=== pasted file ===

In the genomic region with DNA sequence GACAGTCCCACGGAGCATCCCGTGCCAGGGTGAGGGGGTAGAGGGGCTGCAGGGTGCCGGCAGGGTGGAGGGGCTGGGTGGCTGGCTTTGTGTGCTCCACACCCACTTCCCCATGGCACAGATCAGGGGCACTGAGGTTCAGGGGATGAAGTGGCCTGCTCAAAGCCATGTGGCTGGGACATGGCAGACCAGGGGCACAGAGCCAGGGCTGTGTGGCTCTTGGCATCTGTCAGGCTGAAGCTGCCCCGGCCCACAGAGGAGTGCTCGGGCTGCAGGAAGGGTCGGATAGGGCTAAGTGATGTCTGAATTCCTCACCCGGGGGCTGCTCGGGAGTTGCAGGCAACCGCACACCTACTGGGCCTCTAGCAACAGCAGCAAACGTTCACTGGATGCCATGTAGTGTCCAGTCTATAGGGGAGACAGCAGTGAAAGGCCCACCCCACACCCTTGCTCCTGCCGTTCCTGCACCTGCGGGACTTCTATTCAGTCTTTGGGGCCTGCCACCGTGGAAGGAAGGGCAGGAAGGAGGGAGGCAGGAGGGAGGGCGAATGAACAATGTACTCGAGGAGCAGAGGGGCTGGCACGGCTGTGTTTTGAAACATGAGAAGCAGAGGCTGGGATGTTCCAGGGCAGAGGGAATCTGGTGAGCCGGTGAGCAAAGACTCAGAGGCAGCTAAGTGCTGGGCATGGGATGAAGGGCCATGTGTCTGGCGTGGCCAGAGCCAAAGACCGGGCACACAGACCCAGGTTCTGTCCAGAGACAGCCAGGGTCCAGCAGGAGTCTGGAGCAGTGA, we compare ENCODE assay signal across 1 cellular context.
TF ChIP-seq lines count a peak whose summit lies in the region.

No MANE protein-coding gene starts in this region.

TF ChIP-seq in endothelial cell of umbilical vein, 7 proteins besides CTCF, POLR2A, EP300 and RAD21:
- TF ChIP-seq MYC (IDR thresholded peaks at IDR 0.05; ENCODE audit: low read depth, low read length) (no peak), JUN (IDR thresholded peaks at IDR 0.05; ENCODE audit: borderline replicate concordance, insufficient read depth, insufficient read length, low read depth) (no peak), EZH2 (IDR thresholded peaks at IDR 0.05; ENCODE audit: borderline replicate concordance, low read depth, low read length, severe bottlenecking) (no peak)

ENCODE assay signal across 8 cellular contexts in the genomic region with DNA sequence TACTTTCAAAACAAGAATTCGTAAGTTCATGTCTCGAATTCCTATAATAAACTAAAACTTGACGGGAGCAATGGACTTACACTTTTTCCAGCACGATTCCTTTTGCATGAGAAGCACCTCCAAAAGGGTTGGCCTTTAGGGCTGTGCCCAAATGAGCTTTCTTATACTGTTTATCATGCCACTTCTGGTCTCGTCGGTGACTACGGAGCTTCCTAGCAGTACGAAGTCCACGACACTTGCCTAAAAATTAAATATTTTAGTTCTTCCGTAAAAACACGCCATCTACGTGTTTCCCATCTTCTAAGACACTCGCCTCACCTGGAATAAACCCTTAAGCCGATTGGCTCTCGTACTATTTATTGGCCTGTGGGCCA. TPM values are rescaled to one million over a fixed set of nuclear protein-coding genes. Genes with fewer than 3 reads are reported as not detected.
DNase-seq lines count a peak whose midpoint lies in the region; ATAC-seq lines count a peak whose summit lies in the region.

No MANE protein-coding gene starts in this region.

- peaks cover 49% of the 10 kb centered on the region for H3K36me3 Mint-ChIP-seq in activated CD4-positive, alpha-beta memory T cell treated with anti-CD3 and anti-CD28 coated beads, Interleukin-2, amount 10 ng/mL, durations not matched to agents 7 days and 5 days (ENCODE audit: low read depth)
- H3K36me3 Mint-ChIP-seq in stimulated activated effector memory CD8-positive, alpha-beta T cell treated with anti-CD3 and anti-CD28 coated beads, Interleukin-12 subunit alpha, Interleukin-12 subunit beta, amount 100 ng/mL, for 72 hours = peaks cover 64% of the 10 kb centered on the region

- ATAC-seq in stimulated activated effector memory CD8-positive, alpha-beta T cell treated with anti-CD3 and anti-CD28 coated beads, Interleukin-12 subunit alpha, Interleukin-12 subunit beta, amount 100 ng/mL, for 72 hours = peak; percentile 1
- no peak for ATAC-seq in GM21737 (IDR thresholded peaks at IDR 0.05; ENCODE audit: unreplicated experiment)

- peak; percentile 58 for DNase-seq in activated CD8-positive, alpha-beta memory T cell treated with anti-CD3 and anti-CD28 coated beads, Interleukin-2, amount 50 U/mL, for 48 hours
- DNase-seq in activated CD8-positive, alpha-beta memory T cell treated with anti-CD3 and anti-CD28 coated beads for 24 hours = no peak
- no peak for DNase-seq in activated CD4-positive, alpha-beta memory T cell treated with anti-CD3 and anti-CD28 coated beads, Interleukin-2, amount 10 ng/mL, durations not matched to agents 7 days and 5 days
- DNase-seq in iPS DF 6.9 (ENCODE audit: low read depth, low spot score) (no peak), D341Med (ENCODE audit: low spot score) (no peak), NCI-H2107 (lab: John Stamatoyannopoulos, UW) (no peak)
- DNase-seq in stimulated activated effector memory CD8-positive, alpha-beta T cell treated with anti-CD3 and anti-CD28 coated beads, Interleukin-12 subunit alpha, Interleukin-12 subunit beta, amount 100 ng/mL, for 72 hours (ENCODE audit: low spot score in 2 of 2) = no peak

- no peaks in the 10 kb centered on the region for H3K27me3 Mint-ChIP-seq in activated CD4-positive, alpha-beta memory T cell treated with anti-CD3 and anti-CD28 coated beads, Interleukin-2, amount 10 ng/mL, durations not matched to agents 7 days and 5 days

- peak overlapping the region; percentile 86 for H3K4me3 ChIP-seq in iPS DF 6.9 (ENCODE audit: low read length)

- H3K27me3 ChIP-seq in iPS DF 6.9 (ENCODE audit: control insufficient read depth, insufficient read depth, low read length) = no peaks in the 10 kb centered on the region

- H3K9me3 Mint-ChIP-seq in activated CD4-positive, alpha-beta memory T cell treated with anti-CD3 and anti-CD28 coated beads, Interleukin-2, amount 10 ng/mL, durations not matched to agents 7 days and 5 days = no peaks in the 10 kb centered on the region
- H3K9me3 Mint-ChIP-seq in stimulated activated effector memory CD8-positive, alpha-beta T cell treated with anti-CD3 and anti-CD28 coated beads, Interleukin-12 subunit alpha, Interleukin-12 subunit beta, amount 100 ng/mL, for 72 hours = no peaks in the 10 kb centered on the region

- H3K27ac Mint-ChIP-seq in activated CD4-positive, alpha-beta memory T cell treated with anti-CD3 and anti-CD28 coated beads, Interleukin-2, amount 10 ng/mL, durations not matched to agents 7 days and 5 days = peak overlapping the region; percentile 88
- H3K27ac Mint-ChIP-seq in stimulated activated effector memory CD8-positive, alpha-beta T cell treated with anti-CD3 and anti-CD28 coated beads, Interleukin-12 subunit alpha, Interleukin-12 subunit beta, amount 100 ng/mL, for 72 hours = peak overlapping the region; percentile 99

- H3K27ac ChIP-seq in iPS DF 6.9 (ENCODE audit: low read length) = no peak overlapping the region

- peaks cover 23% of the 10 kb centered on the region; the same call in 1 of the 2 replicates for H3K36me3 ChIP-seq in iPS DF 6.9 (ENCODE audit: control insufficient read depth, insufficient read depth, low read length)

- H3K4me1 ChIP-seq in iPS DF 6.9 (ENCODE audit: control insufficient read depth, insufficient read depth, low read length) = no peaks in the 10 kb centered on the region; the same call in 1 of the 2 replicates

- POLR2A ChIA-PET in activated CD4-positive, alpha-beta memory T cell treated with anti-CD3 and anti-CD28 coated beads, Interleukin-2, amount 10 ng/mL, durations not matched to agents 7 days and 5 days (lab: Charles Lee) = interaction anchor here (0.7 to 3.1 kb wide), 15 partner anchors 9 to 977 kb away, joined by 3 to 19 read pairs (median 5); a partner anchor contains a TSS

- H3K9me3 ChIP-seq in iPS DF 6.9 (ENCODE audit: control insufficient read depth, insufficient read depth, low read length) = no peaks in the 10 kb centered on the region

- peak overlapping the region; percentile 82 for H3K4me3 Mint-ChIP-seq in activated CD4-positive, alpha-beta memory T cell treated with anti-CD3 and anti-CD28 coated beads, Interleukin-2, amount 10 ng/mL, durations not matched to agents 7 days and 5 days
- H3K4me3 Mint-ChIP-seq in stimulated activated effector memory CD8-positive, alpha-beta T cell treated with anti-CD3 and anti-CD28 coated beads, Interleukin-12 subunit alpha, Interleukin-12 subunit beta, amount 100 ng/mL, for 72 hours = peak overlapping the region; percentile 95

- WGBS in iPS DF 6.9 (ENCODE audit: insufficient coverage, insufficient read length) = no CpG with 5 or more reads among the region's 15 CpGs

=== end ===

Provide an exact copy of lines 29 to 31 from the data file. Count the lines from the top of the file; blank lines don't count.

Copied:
- H3K9me3 ChIP-seq in iPS DF 6.9 (ENCODE audit: control insufficient read depth, insufficient read depth, low read length) = no peaks in the 10 kb centered on the region

- peak overlapping the region; percentile 82 for H3K4me3 Mint-ChIP-seq in activated CD4-positive, alpha-beta memory T cell treated with anti-CD3 and anti-CD28 coated beads, Interleukin-2, amount 10 ng/mL, durations not matched to agents 7 days and 5 days
- H3K4me3 Mint-ChIP-seq in stimulated activated effector memory CD8-positive, alpha-beta T cell treated with anti-CD3 and anti-CD28 coated beads, Interleukin-12 subunit alpha, Interleukin-12 subunit beta, amount 100 ng/mL, for 72 hours = peak overlapping the region; percentile 95